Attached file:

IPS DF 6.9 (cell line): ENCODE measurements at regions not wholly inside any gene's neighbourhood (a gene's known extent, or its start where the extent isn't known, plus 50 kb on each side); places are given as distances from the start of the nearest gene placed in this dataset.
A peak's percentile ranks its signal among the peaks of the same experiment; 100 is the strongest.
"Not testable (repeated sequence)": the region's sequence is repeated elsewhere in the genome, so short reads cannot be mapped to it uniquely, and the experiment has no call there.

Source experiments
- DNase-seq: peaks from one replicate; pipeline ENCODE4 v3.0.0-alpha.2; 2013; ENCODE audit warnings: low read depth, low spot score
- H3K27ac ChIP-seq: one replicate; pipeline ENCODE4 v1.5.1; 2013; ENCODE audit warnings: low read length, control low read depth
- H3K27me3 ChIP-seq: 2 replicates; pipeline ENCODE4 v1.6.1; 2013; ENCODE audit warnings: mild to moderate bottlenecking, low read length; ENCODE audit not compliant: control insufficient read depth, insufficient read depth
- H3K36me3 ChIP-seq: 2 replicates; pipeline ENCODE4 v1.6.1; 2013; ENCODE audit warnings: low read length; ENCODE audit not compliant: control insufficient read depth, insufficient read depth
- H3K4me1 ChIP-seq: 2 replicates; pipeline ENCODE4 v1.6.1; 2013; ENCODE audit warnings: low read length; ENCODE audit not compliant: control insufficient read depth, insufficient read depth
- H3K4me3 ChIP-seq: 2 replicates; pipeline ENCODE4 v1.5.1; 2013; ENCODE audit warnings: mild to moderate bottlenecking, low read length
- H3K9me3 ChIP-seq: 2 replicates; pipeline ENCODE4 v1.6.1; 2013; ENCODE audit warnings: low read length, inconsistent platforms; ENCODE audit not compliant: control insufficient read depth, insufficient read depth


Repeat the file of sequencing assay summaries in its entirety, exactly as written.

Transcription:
IPS DF 6.9 (cell line): ENCODE measurements at regions not wholly inside any gene's neighbourhood (a gene's known extent, or its start where the extent isn't known, plus 50 kb on each side); places are given as distances from the start of the nearest gene placed in this dataset.
A peak's percentile ranks its signal among the peaks of the same experiment; 100 is the strongest.
"Not testable (repeated sequence)": the region's sequence is repeated elsewhere in the genome, so short reads cannot be mapped to it uniquely, and the experiment has no call there.

Source experiments
- DNase-seq: peaks from one replicate; pipeline ENCODE4 v3.0.0-alpha.2; 2013; ENCODE audit warnings: low read depth, low spot score
- H3K27ac ChIP-seq: one replicate; pipeline ENCODE4 v1.5.1; 2013; ENCODE audit warnings: low read length, control low read depth
- H3K27me3 ChIP-seq: 2 replicates; pipeline ENCODE4 v1.6.1; 2013; ENCODE audit warnings: mild to moderate bottlenecking, low read length; ENCODE audit not compliant: control insufficient read depth, insufficient read depth
- H3K36me3 ChIP-seq: 2 replicates; pipeline ENCODE4 v1.6.1; 2013; ENCODE audit warnings: low read length; ENCODE audit not compliant: control insufficient read depth, insufficient read depth
- H3K4me1 ChIP-seq: 2 replicates; pipeline ENCODE4 v1.6.1; 2013; ENCODE audit warnings: low read length; ENCODE audit not compliant: control insufficient read depth, insufficient read depth
- H3K4me3 ChIP-seq: 2 replicates; pipeline ENCODE4 v1.5.1; 2013; ENCODE audit warnings: mild to moderate bottlenecking, low read length
- H3K9me3 ChIP-seq: 2 replicates; pipeline ENCODE4 v1.6.1; 2013; ENCODE audit warnings: low read length, inconsistent platforms; ENCODE audit not compliant: control insufficient read depth, insufficient read depth